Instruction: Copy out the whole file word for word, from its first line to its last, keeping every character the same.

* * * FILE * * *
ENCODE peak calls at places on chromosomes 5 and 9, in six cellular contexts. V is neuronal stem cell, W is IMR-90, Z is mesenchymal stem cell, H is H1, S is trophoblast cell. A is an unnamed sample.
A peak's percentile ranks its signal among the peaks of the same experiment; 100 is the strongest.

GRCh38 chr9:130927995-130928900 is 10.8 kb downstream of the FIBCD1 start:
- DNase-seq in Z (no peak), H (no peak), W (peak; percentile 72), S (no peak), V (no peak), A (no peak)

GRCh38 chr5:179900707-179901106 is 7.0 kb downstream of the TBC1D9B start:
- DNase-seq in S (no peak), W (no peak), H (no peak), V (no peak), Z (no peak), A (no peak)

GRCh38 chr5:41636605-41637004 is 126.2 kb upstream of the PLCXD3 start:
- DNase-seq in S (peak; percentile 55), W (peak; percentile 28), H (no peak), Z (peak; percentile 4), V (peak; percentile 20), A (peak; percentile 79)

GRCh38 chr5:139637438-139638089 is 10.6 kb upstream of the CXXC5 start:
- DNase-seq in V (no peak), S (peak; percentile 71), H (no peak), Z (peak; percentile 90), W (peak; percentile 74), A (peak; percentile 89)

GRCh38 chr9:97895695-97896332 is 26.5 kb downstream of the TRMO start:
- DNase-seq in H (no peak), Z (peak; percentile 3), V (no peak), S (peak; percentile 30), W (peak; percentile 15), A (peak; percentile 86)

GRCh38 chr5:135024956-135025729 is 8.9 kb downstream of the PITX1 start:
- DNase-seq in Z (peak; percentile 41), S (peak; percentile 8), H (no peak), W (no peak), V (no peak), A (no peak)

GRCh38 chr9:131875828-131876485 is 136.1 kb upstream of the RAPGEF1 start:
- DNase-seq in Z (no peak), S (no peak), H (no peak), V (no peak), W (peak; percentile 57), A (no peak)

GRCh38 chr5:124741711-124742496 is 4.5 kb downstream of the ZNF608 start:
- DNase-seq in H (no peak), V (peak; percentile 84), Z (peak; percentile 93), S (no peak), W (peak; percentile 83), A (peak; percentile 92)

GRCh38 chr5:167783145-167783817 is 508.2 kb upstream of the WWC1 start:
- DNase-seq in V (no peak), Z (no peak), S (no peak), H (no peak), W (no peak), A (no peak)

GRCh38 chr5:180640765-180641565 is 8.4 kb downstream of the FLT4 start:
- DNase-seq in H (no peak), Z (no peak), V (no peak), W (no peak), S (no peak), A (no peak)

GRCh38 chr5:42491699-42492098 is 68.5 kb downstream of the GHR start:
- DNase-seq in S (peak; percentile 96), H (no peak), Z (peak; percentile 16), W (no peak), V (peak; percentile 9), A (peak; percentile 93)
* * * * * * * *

ENCODE peak calls at places on chromosomes 5 and 9, in six cellular contexts. V is neuronal stem cell, W is IMR-90, Z is mesenchymal stem cell, H is H1, S is trophoblast cell. A is an unnamed sample.
A peak's percentile ranks its signal among the peaks of the same experiment; 100 is the strongest.

GRCh38 chr9:130927995-130928900 is 10.8 kb downstream of the FIBCD1 start:
- DNase-seq in Z (no peak), H (no peak), W (peak; percentile 72), S (no peak), V (no peak), A (no peak)

GRCh38 chr5:179900707-179901106 is 7.0 kb downstream of the TBC1D9B start:
- DNase-seq in S (no peak), W (no peak), H (no peak), V (no peak), Z (no peak), A (no peak)

GRCh38 chr5:41636605-41637004 is 126.2 kb upstream of the PLCXD3 start:
- DNase-seq in S (peak; percentile 55), W (peak; percentile 28), H (no peak), Z (peak; percentile 4), V (peak; percentile 20), A (peak; percentile 79)

GRCh38 chr5:139637438-139638089 is 10.6 kb upstream of the CXXC5 start:
- DNase-seq in V (no peak), S (peak; percentile 71), H (no peak), Z (peak; percentile 90), W (peak; percentile 74), A (peak; percentile 89)

GRCh38 chr9:97895695-97896332 is 26.5 kb downstream of the TRMO start:
- DNase-seq in H (no peak), Z (peak; percentile 3), V (no peak), S (peak; percentile 30), W (peak; percentile 15), A (peak; percentile 86)

GRCh38 chr5:135024956-135025729 is 8.9 kb downstream of the PITX1 start:
- DNase-seq in Z (peak; percentile 41), S (peak; percentile 8), H (no peak), W (no peak), V (no peak), A (no peak)

GRCh38 chr9:131875828-131876485 is 136.1 kb upstream of the RAPGEF1 start:
- DNase-seq in Z (no peak), S (no peak), H (no peak), V (no peak), W (peak; percentile 57), A (no peak)

GRCh38 chr5:124741711-124742496 is 4.5 kb downstream of the ZNF608 start:
- DNase-seq in H (no peak), V (peak; percentile 84), Z (peak; percentile 93), S (no peak), W (peak; percentile 83), A (peak; percentile 92)

GRCh38 chr5:167783145-167783817 is 508.2 kb upstream of the WWC1 start:
- DNase-seq in V (no peak), Z (no peak), S (no peak), H (no peak), W (no peak), A (no peak)

GRCh38 chr5:180640765-180641565 is 8.4 kb downstream of the FLT4 start:
- DNase-seq in H (no peak), Z (no peak), V (no peak), W (no peak), S (no peak), A (no peak)

GRCh38 chr5:42491699-42492098 is 68.5 kb downstream of the GHR start:
- DNase-seq in S (peak; percentile 96), H (no peak), Z (peak; percentile 16), W (no peak), V (peak; percentile 9), A (peak; percentile 93)